The Surgery Diaries: Getting the new wardrobe

I think it’s fair to say that when I had my surgery I was going through what you could call a Goth style phase. I could usually be found sporting mostly black, oversized clothes with characters like Emily the Strange and Ruby Gloom on them. I wore dark make to school most days, dyed my hair black and had the nail polish to match. Most people wouldn’t know it though to look at me now, and that is thanks to my surgery.

It didn’t take long for me to realise that none of my cargo pants and jeans were going to be wearable for the next few months while I recovered from the surgery. They would be tight on my hips and press on my new scars. At the time before I had the procedures done, I was too self-conscious to wear dresses and skirts. Mum and I took to the clothes shops to get something for me to wear. We got dresses and skirts in all different colours, lengths and styles. There was even a pale denim mini skirt! I really didn’t care what I wore as long as it was comfy and looked half-decent, (which was more than could be said for me).

When I went back into hospital for operation number two (which we’ll get to soon, I promise) my family told the doctors that I’d taken on quite a different dress sense . Even for a long time after operation two I kept wearing The New Wardrobe. Even after I did go back to my jeans, I got rid of my old clothes. It didn’t feel like me anymore. And, my family had spent so much money on the new clothes, I didn’t want it to go to waste.

The Surgery Diaries: Getting home again

After what felt like a good couple of months I was allowed home again. It had actually only been less than two weeks since they’d done my leg and hip surgery, but I think hospital stays often tend to feel longer than they actually are.

The ride back was long and painful. The place where I had had it done was 60 miles away from home. I’d been practicing building up stamina sitting in a chair for the few days before the trip, but after a couple of hours I was really relieved to be able to do some physio and stretch out.

Not being in the hospital anymore brought with it a new set of challenges. My dad and sister were around to help out a lot more now, although my dad had to go back to work and Sophie was only around six at the time. Thankfully at the time my mother was working a job where she didn’t work the school holidays (which it now was, being August) and that was a huge help. Between us, we’d sort of managed to get a handle on how to work around a few things in the hospital, like showering and getting me in and out of the bed, but that would be different now. We didn’t have a walk-in shower at that time, and it was upstairs anyway, so lots of the routines would take a while to figure out. Dad would often carry me up the stairs and put me in the bathtub, but often my mother just washed me down in our kitchen while I was sat on a commode. We knew we had lots of things to figure out still, but in the back of my mind the count- down clock to Operation Two – the muscle bit, which I’ll get to later – had already begun. It was scheduled to take place around six weeks after the first, probably sometime around the end of September.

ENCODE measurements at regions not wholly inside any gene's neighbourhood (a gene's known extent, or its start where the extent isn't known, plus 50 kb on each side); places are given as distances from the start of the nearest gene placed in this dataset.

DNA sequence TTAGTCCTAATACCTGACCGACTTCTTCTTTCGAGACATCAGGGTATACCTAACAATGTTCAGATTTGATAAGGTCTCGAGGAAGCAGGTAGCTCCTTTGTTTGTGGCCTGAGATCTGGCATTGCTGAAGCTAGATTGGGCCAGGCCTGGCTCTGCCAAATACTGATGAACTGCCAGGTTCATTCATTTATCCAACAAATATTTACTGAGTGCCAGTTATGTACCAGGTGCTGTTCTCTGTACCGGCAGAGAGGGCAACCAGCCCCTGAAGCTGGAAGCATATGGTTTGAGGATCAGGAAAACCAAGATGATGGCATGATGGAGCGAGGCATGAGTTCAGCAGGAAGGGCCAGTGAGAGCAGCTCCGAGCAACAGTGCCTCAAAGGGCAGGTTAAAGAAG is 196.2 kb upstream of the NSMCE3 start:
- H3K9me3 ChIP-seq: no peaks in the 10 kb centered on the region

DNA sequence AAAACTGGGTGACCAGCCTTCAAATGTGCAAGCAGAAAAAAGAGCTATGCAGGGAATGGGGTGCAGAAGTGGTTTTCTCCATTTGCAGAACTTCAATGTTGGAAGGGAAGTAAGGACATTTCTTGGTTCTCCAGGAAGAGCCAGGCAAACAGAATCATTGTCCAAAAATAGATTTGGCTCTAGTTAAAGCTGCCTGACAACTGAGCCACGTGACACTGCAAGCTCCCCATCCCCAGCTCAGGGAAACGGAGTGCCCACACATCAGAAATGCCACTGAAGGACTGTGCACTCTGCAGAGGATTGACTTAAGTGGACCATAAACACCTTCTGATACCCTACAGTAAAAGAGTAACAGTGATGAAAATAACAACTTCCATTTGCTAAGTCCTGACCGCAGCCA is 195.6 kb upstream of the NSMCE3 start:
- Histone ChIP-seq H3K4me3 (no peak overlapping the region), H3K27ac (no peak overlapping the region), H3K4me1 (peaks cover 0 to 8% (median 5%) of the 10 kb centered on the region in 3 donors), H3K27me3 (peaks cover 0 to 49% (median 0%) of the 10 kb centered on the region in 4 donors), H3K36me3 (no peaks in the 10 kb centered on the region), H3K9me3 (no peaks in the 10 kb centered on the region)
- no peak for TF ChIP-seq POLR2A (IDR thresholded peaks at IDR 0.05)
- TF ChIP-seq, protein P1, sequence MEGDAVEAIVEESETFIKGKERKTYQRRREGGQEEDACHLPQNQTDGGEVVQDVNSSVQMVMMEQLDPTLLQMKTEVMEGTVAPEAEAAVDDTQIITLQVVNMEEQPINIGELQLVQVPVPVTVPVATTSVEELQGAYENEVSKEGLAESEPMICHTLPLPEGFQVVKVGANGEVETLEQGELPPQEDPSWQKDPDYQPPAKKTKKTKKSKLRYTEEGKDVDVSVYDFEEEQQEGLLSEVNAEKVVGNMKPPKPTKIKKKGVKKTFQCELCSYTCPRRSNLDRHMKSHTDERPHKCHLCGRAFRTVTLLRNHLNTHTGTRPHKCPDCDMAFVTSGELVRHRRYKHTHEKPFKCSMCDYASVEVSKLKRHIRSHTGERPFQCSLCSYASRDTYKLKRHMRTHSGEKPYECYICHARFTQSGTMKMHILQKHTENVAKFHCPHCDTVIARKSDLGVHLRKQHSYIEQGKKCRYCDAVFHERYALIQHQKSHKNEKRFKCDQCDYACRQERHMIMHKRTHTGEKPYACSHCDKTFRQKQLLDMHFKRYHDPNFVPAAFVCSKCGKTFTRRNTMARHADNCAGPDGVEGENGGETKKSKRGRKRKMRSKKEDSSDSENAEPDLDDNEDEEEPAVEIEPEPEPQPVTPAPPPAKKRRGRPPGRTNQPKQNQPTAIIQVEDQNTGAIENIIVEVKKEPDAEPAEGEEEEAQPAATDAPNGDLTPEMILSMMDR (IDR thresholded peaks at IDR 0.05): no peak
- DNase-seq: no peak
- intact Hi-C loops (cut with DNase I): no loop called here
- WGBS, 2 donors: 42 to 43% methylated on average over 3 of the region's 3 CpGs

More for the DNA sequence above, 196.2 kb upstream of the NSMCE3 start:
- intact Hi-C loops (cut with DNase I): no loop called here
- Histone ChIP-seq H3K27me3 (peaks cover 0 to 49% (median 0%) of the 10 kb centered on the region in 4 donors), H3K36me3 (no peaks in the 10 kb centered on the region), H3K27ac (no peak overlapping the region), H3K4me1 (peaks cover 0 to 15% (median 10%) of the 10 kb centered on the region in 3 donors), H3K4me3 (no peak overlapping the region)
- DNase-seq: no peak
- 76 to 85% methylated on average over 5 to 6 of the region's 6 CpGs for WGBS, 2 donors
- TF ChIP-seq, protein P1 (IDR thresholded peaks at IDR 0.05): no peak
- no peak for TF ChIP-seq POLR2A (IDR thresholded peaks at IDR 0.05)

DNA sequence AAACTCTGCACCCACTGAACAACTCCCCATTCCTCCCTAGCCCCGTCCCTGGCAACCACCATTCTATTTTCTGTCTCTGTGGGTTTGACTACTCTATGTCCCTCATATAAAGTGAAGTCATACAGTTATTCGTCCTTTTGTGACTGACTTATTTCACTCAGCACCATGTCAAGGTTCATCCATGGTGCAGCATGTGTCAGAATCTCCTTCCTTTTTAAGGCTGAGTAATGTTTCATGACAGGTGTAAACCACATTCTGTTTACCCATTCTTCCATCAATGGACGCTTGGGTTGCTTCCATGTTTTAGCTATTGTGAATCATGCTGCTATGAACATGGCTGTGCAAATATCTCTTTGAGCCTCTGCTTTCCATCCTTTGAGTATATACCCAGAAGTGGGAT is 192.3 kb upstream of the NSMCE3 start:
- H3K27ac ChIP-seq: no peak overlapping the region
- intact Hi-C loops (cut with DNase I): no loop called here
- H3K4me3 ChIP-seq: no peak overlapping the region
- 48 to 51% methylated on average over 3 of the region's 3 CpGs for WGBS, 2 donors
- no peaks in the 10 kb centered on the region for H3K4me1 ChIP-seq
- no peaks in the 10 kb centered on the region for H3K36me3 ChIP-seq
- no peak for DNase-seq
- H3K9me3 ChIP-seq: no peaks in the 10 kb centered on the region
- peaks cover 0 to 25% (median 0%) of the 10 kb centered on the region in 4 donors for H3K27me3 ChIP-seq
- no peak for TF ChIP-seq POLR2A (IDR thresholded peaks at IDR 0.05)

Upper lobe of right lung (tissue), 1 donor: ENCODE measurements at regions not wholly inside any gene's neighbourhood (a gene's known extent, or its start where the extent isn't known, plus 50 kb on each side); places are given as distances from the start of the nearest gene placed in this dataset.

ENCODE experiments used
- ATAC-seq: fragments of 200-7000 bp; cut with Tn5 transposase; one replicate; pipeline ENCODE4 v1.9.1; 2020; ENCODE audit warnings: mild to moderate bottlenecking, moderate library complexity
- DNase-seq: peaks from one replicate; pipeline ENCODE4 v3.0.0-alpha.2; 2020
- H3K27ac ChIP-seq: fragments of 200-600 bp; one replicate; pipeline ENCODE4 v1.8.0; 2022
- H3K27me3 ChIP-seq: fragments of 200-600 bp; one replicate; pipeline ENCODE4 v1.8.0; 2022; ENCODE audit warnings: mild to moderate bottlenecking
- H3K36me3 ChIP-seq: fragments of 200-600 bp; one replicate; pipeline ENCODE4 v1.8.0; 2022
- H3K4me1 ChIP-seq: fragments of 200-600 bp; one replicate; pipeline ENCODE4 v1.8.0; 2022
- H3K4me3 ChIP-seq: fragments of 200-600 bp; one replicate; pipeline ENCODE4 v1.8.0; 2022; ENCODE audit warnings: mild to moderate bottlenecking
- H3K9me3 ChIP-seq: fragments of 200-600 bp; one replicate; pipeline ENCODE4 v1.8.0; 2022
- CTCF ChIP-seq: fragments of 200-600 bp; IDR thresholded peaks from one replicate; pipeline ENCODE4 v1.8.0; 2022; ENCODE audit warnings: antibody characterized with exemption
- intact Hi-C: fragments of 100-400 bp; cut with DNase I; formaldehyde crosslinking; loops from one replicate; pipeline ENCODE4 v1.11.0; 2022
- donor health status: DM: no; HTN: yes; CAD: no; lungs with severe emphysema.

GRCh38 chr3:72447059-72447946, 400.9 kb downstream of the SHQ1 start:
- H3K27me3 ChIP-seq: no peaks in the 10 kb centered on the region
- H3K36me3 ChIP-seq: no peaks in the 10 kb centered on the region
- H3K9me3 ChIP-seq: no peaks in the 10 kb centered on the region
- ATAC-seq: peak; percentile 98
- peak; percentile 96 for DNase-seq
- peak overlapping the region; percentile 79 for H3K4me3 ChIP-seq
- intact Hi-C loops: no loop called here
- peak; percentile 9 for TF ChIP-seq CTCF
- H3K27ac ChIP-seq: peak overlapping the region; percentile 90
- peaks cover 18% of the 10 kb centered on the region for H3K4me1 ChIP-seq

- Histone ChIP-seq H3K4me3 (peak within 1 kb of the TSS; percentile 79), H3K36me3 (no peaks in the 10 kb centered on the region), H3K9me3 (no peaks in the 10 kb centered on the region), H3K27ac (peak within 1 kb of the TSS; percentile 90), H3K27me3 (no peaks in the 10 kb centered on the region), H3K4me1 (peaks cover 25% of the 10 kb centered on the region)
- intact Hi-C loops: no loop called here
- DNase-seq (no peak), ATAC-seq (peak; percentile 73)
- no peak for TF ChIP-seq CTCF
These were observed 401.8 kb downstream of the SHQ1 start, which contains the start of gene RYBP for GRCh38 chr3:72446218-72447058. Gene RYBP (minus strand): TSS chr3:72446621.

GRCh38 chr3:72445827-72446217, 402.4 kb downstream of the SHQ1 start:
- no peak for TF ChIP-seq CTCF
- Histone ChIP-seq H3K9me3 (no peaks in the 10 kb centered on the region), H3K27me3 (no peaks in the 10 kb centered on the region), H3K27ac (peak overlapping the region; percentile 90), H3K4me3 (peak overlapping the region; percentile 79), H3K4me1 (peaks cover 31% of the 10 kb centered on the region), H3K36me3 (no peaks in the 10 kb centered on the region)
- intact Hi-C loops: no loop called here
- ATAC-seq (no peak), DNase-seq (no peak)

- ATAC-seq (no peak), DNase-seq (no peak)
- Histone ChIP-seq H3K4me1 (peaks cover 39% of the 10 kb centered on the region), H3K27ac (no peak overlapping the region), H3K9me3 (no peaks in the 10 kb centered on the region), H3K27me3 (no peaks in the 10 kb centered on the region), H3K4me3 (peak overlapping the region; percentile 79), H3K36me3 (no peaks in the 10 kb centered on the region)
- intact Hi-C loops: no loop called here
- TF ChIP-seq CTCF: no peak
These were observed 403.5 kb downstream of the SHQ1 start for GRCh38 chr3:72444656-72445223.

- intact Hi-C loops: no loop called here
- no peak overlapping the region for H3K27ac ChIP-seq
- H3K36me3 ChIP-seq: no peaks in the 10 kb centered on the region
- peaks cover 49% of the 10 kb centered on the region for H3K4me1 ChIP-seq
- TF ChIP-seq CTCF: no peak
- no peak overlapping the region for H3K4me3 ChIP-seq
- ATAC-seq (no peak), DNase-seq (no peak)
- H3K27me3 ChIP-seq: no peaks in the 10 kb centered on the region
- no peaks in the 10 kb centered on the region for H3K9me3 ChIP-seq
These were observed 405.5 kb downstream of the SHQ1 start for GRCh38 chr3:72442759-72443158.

My dad had done a great job in turning our dining room into a living space for me. My hospital bed (complete with a Monkey Pole and remote control) had been put in there, along with all my other bits of equipment, and he’d set up a TV for me too, for when I didn’t feel up to sitting in the living room with everyone else.

The first few days were really trial and error with just about everything. The physios were really great at the time and came out two or three times a few to try and help us conquer new techniques and check my progress, with which they were always really pleased thanks to our huge family team effort to make the most of the opportunity I was given. The four of us were –are- a truly awesome team.